Robbie Knievel, Daredevil Son of Evel Knievel, Is Dead at 60

Robbie Kneivel, who spent his life in the family business of defying death, passed away on Friday after a fight with pancreatic cancer

Robbie Knievel, who followed in the mighty airborne footsteps of his father, Evel Knievel, has died of pancreatic cancer, TMZ reports. He was 60.

“It was expected,” Knievel’s brother Kelly told CBS News. “He was in Reno with his three daughters by his side.”

Knievel, known as “Kaptain Robbie Knievel,” led an impressive career of over 350 treacherous and at times bone shattering stunts. His last jump took place in Coachella in 2011. Ten cars and two massive tractor-trailers stood end to end, with ramps on either side. Revving his motorcycle, Knievel quickly moved through its gears, accelerating towards the line of vehicles.

Within a split second—as quickly as it takes to comprehend the larger-than-life daredevil soaring across the sky—he landed on the other side bringing an end to his career. Coachella, although jaw dropping, was by no means the longest, highest, or wildest stunt for a man whose accomplishments include clearing the Grand Canyon and flying length-wise over a moving steam train.

Home in Nevada, Knievel made his mark on Sin City, where some of his greatest achievements took place.

Along the strip, Knievel cleared the gap between the 16-story Jockey Club Towers and soared 231 feet over a line of limousines at the Tropicana Hotel. But arguably his most memorable performance was when he flew over the fountains of Caesar’s Palace, the Times reported, accomplishing what his father hadn’t been able to years prior.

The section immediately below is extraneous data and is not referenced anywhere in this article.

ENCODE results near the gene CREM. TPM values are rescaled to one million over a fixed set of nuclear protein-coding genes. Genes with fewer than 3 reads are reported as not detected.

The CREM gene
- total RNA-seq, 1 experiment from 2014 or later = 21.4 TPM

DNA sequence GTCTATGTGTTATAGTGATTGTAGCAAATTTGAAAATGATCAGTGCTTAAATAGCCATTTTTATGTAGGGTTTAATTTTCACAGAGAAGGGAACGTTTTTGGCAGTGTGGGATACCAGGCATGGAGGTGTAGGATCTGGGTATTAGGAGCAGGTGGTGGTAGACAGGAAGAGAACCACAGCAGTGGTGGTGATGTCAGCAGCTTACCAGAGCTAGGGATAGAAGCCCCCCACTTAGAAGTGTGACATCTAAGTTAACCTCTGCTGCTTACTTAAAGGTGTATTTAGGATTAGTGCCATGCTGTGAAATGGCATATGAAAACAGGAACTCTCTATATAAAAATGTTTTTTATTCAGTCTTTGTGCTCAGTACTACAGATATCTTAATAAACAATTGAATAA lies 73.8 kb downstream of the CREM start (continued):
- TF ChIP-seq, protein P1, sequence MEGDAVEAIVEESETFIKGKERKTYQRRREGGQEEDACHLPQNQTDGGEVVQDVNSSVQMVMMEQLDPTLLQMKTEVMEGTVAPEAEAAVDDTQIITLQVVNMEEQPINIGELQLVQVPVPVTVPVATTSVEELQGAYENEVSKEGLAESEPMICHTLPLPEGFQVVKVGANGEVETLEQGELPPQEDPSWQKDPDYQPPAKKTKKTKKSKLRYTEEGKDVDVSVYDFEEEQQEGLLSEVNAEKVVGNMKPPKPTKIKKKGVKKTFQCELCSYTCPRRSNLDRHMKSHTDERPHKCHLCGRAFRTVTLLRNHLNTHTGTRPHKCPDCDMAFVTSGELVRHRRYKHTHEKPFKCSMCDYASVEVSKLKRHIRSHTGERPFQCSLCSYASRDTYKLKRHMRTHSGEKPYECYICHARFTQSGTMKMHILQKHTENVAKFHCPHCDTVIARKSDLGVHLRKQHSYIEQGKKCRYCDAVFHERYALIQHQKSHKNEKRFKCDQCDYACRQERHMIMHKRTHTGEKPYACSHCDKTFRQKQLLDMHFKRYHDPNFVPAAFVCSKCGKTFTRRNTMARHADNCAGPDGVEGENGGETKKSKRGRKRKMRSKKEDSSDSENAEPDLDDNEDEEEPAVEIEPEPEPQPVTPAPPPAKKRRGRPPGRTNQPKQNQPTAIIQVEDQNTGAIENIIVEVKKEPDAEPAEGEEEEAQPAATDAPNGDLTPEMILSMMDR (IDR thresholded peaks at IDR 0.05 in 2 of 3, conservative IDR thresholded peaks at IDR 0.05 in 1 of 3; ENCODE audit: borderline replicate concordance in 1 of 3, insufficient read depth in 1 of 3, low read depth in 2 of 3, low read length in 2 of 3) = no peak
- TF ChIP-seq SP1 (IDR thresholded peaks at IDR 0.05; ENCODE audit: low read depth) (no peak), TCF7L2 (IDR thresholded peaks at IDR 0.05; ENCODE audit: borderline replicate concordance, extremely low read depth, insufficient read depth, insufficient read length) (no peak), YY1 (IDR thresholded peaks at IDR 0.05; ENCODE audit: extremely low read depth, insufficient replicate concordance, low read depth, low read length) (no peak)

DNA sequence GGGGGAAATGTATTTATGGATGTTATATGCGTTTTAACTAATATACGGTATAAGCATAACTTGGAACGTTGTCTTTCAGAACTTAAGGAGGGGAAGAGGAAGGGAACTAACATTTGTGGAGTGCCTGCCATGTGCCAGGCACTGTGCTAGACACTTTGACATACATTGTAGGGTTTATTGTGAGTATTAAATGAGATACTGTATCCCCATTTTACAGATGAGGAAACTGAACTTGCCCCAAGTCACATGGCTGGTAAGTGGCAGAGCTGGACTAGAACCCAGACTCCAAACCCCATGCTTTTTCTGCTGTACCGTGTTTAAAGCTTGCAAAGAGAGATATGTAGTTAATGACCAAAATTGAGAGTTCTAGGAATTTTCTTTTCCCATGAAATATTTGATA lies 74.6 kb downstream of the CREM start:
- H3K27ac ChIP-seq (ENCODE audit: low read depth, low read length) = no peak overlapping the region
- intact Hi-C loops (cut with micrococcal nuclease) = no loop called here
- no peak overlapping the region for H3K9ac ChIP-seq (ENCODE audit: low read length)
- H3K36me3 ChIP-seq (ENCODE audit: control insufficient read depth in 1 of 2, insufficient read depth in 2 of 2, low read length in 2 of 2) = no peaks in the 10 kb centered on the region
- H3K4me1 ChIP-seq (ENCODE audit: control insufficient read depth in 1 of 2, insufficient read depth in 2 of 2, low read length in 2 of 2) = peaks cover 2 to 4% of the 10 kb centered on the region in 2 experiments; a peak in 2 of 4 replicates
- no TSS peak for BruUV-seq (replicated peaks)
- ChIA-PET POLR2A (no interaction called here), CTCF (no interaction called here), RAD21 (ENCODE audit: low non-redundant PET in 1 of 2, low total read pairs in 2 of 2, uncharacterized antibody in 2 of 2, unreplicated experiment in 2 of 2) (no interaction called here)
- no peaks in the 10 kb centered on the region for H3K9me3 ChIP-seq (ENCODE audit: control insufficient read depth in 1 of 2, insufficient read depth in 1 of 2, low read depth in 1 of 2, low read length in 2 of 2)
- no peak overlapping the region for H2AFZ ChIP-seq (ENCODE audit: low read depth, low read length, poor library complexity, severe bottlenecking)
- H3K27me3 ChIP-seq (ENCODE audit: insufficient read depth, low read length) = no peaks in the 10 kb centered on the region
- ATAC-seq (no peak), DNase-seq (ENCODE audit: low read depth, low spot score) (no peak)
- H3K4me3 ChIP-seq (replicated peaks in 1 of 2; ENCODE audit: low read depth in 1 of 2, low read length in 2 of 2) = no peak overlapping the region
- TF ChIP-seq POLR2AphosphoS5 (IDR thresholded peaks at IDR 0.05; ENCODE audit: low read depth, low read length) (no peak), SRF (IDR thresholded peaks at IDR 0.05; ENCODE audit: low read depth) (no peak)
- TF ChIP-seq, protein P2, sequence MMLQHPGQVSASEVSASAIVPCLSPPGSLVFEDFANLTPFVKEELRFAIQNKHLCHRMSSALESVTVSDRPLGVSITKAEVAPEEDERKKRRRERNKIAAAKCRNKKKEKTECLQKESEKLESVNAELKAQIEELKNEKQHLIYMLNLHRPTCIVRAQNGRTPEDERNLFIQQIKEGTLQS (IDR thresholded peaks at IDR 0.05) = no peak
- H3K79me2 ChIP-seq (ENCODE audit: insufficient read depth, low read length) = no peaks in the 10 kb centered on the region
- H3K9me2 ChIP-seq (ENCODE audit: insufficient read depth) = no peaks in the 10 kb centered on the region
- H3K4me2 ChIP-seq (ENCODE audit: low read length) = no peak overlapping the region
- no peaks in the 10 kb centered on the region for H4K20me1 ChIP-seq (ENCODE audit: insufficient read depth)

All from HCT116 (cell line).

Knievel also jumped over 18 corvettes in Texas, 24 cars in Estes Park, and a row of 24 cargo trucks in Ohio. His injuries included “two knee surgeries, eight broken bones, torn ligaments, three compressed vertebrae, concussions… and they had to put me to sleep to get the pavement out of my ass a couple times,” he told the Green Bay Press-Gazette in 1998.

Born on May 7, 1962 in Butte, Montana, to Evel Knievel and his wife Linda, from a young age Knievel aspired to be like his father, performing with him for his first time at Madison Square Garden when he was just eight-years-old.

“I’m not the greatest daredevil in the world,” Evel Knievel told the Associated Press after the famous Caesar’s jump. “I’m the father of the greatest daredevil in the world.”

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